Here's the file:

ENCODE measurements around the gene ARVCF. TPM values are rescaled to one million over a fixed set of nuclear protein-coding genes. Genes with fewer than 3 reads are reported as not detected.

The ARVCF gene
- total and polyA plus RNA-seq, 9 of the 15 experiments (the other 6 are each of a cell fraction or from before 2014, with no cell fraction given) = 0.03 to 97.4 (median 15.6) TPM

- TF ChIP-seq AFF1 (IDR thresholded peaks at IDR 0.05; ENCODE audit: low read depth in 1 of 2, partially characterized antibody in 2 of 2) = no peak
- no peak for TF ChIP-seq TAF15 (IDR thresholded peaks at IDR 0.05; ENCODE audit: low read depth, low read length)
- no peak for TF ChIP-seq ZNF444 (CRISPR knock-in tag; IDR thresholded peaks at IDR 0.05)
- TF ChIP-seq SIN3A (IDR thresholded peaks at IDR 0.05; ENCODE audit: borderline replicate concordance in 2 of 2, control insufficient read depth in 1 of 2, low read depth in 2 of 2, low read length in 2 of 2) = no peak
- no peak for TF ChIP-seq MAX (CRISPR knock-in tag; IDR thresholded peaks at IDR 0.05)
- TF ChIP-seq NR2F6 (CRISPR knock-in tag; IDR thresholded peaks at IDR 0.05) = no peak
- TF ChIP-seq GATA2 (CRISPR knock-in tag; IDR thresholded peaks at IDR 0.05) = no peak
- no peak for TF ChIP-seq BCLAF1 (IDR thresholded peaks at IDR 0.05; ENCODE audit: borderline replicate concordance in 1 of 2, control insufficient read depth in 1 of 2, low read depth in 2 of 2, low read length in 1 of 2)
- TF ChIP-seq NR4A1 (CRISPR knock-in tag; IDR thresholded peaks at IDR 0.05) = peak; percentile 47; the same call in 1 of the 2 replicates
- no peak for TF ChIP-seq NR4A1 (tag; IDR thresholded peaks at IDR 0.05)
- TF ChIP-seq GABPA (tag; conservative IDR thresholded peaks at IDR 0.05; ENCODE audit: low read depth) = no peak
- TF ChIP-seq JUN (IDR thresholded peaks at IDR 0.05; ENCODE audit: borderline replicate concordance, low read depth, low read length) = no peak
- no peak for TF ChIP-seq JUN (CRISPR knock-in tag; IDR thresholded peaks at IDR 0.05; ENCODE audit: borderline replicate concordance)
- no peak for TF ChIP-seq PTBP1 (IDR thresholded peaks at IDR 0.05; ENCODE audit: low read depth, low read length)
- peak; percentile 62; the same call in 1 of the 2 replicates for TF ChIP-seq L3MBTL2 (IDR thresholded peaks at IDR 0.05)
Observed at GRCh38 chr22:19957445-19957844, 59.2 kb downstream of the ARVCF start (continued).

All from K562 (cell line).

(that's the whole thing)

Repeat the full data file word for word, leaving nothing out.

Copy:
ENCODE measurements around the gene ARVCF. TPM values are rescaled to one million over a fixed set of nuclear protein-coding genes. Genes with fewer than 3 reads are reported as not detected.

The ARVCF gene
- total and polyA plus RNA-seq, 9 of the 15 experiments (the other 6 are each of a cell fraction or from before 2014, with no cell fraction given) = 0.03 to 97.4 (median 15.6) TPM

- TF ChIP-seq AFF1 (IDR thresholded peaks at IDR 0.05; ENCODE audit: low read depth in 1 of 2, partially characterized antibody in 2 of 2) = no peak
- no peak for TF ChIP-seq TAF15 (IDR thresholded peaks at IDR 0.05; ENCODE audit: low read depth, low read length)
- no peak for TF ChIP-seq ZNF444 (CRISPR knock-in tag; IDR thresholded peaks at IDR 0.05)
- TF ChIP-seq SIN3A (IDR thresholded peaks at IDR 0.05; ENCODE audit: borderline replicate concordance in 2 of 2, control insufficient read depth in 1 of 2, low read depth in 2 of 2, low read length in 2 of 2) = no peak
- no peak for TF ChIP-seq MAX (CRISPR knock-in tag; IDR thresholded peaks at IDR 0.05)
- TF ChIP-seq NR2F6 (CRISPR knock-in tag; IDR thresholded peaks at IDR 0.05) = no peak
- TF ChIP-seq GATA2 (CRISPR knock-in tag; IDR thresholded peaks at IDR 0.05) = no peak
- no peak for TF ChIP-seq BCLAF1 (IDR thresholded peaks at IDR 0.05; ENCODE audit: borderline replicate concordance in 1 of 2, control insufficient read depth in 1 of 2, low read depth in 2 of 2, low read length in 1 of 2)
- TF ChIP-seq NR4A1 (CRISPR knock-in tag; IDR thresholded peaks at IDR 0.05) = peak; percentile 47; the same call in 1 of the 2 replicates
- no peak for TF ChIP-seq NR4A1 (tag; IDR thresholded peaks at IDR 0.05)
- TF ChIP-seq GABPA (tag; conservative IDR thresholded peaks at IDR 0.05; ENCODE audit: low read depth) = no peak
- TF ChIP-seq JUN (IDR thresholded peaks at IDR 0.05; ENCODE audit: borderline replicate concordance, low read depth, low read length) = no peak
- no peak for TF ChIP-seq JUN (CRISPR knock-in tag; IDR thresholded peaks at IDR 0.05; ENCODE audit: borderline replicate concordance)
- no peak for TF ChIP-seq PTBP1 (IDR thresholded peaks at IDR 0.05; ENCODE audit: low read depth, low read length)
- peak; percentile 62; the same call in 1 of the 2 replicates for TF ChIP-seq L3MBTL2 (IDR thresholded peaks at IDR 0.05)
Observed at GRCh38 chr22:19957445-19957844, 59.2 kb downstream of the ARVCF start (continued).

All from K562 (cell line).